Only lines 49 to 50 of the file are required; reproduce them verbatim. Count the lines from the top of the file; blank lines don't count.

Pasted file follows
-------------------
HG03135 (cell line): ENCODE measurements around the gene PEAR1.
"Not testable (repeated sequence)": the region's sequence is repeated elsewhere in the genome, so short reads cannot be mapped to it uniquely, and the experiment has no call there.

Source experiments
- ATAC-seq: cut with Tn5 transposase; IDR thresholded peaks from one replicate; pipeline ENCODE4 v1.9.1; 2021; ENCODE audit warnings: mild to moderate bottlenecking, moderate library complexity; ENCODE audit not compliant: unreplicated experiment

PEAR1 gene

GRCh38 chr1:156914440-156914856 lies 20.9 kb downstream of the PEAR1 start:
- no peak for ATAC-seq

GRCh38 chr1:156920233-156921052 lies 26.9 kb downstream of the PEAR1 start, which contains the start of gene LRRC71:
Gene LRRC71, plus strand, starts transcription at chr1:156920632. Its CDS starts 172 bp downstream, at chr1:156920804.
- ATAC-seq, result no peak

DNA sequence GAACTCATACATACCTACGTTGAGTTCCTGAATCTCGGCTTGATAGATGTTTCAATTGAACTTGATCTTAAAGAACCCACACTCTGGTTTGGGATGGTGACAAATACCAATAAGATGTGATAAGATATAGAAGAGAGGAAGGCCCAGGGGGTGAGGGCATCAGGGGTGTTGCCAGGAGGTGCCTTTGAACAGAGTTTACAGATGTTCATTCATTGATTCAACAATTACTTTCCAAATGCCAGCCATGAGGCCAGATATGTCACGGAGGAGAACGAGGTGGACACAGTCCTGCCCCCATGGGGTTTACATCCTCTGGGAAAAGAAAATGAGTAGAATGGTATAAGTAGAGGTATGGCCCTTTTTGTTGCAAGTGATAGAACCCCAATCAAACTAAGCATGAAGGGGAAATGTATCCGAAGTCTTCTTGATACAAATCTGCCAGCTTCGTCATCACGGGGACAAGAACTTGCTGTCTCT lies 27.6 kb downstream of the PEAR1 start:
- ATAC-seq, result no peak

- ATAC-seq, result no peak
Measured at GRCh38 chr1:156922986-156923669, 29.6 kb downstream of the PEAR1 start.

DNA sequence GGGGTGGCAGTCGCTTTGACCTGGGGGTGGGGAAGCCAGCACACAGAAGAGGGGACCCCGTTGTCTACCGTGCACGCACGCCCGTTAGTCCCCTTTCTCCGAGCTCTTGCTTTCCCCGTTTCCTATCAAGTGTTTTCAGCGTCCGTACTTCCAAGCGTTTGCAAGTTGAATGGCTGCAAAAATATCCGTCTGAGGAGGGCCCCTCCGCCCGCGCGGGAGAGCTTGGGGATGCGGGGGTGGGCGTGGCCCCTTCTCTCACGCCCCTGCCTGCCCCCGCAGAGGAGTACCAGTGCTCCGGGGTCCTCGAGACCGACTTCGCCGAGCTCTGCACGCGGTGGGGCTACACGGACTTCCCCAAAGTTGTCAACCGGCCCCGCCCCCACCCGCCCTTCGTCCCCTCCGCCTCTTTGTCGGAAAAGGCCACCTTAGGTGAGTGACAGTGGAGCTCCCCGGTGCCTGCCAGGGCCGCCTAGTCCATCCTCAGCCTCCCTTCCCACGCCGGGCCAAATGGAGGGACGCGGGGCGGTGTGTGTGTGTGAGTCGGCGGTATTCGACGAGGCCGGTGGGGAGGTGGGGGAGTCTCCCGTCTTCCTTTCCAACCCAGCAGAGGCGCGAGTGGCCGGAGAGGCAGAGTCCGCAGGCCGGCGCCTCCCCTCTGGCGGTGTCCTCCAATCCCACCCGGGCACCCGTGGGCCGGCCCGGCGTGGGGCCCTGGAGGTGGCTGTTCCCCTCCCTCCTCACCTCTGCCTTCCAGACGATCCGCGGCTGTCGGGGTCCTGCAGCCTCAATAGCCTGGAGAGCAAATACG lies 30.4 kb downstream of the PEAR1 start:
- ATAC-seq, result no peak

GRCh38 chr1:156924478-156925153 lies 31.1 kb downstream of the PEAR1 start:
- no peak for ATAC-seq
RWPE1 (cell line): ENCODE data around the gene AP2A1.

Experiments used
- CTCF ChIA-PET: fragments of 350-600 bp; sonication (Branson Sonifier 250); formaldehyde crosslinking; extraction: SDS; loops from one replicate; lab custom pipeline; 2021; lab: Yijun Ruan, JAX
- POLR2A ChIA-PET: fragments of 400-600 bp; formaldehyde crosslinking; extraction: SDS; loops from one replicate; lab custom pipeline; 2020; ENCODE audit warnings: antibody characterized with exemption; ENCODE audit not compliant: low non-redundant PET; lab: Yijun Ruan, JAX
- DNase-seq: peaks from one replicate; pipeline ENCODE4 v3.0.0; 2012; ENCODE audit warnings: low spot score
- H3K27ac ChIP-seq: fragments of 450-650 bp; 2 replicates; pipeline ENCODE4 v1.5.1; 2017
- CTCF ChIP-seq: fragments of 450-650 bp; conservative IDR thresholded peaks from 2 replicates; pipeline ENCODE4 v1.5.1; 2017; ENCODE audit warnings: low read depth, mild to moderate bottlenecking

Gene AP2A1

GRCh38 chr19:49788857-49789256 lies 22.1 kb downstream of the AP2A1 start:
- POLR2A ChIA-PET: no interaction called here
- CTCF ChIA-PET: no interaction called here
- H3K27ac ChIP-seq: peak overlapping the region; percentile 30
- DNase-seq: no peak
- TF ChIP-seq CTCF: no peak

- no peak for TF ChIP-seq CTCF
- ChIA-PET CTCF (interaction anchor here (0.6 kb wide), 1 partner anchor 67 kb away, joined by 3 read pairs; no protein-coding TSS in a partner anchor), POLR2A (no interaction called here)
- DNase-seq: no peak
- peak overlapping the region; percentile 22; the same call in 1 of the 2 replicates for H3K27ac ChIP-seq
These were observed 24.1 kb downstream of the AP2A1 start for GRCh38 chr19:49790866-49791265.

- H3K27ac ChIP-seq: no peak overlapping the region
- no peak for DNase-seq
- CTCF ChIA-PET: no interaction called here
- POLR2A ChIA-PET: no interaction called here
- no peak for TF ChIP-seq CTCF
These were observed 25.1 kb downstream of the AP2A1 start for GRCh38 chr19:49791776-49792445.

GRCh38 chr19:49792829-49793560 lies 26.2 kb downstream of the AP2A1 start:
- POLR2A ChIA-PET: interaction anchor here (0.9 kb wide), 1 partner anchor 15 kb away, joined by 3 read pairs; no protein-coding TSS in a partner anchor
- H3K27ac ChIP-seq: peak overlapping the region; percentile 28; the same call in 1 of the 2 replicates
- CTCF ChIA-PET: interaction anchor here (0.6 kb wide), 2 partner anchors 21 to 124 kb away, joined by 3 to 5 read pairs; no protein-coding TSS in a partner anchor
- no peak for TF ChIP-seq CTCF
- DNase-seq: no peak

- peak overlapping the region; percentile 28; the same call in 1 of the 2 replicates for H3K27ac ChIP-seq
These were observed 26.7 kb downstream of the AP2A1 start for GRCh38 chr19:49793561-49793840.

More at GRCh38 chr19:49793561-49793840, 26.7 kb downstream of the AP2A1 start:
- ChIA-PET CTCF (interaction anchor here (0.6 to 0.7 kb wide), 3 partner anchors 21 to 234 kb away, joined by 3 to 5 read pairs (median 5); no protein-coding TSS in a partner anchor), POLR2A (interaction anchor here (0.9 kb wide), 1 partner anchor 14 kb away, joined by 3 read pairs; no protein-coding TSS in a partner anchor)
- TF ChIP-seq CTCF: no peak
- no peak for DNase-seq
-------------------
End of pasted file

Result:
- DNase-seq: no peak

- peak overlapping the region; percentile 28; the same call in 1 of the 2 replicates for H3K27ac ChIP-seq